PMQs: Boris Johnson dodges question over seeking Foreign Office role for wife Carrie Johnson

Boris Johnson declared the Conservative Government “loves the railways” amid the biggest rail strikes in more than 30 years, as he avoided answering a question on whether he had tried to get his wife a job with the Foreign Office.

Asked by Labour leader Sir Keir Starmer at Prime Minister’s Questions whether either he or transport secretary Grant Shapps had met with Rail Maritime and Transport (RMT) union officials this week, Mr Johnson said: “This is the Government that loves the railways, that lifts the railways.

"Ninety-six billion pounds was put into the integrated railway plan building … but what we’ve got to do is modernise our railways.

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"And it is a disgrace that when we are planning to make sure that you don’t have ticket offices that sell fewer than one ticket every hour that he [Sir Keir] yesterday had 25 Labour MPs at the picket line and the shadow deputy leader … backing the strikers while we back the strivers.”

Boris Johnson at Prime Minister's Questions. Picture: BBC Parliament
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Services had started later than normal across Scotland and the rest of the UK on Wednesday as trains were delayed leaving depots due to Network Rail signallers and control room staff who would usually have worked overnight shifts taking part in Tuesday’s strike.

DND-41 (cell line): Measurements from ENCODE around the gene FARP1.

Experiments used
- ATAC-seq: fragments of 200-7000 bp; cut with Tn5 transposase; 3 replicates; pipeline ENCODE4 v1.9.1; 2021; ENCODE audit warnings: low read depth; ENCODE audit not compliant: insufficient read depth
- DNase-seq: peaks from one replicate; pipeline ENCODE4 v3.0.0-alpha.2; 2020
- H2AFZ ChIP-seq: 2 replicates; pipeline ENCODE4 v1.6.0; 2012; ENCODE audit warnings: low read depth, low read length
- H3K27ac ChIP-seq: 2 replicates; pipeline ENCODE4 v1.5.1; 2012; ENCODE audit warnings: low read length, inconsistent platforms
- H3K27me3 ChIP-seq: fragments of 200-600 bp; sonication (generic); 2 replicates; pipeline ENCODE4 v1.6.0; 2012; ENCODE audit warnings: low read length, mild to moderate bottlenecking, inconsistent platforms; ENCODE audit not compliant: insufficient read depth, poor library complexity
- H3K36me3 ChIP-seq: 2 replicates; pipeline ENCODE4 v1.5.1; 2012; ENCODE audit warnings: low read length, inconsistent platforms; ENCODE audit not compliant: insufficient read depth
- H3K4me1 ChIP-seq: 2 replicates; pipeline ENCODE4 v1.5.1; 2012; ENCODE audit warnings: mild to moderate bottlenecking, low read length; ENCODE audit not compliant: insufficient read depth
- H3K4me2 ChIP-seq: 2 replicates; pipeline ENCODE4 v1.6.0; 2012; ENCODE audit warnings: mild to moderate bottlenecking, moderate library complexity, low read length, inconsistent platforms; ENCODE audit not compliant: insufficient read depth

Sir Keir responded by taking a swipe at reports that Mr Johnson attempted in 2019 to secure a senior role for his-then girlfriend, Carrie Johnson, at the Foreign Office.

"I’m surprised he’s giving advice about my team,” the Labour leader said. “If I do need advice, let’s say about a £100,000 job at the Foreign Office, I will ask him.”

Boris Johnson leaves 10 Downing Street to attend Prime Minister's Questions in the House of Commons. Picture: Carl Court/Getty Images

Asked by a Labour MP whether he had ever considered his spouse for a UK Government post or one connected to the royal household, Mr Johnson said: "I know why the party opposite wants to talk about non-existent jobs in the media, Mr Speaker, because hey don't want to talk about what’s going on in the real world.

"I’m proud to say that actually we now have 620,000 more people in pay-rolled employment than before the pandemic began, which would never have been possible if we’d listened to the right honourable gentleman opposite.”




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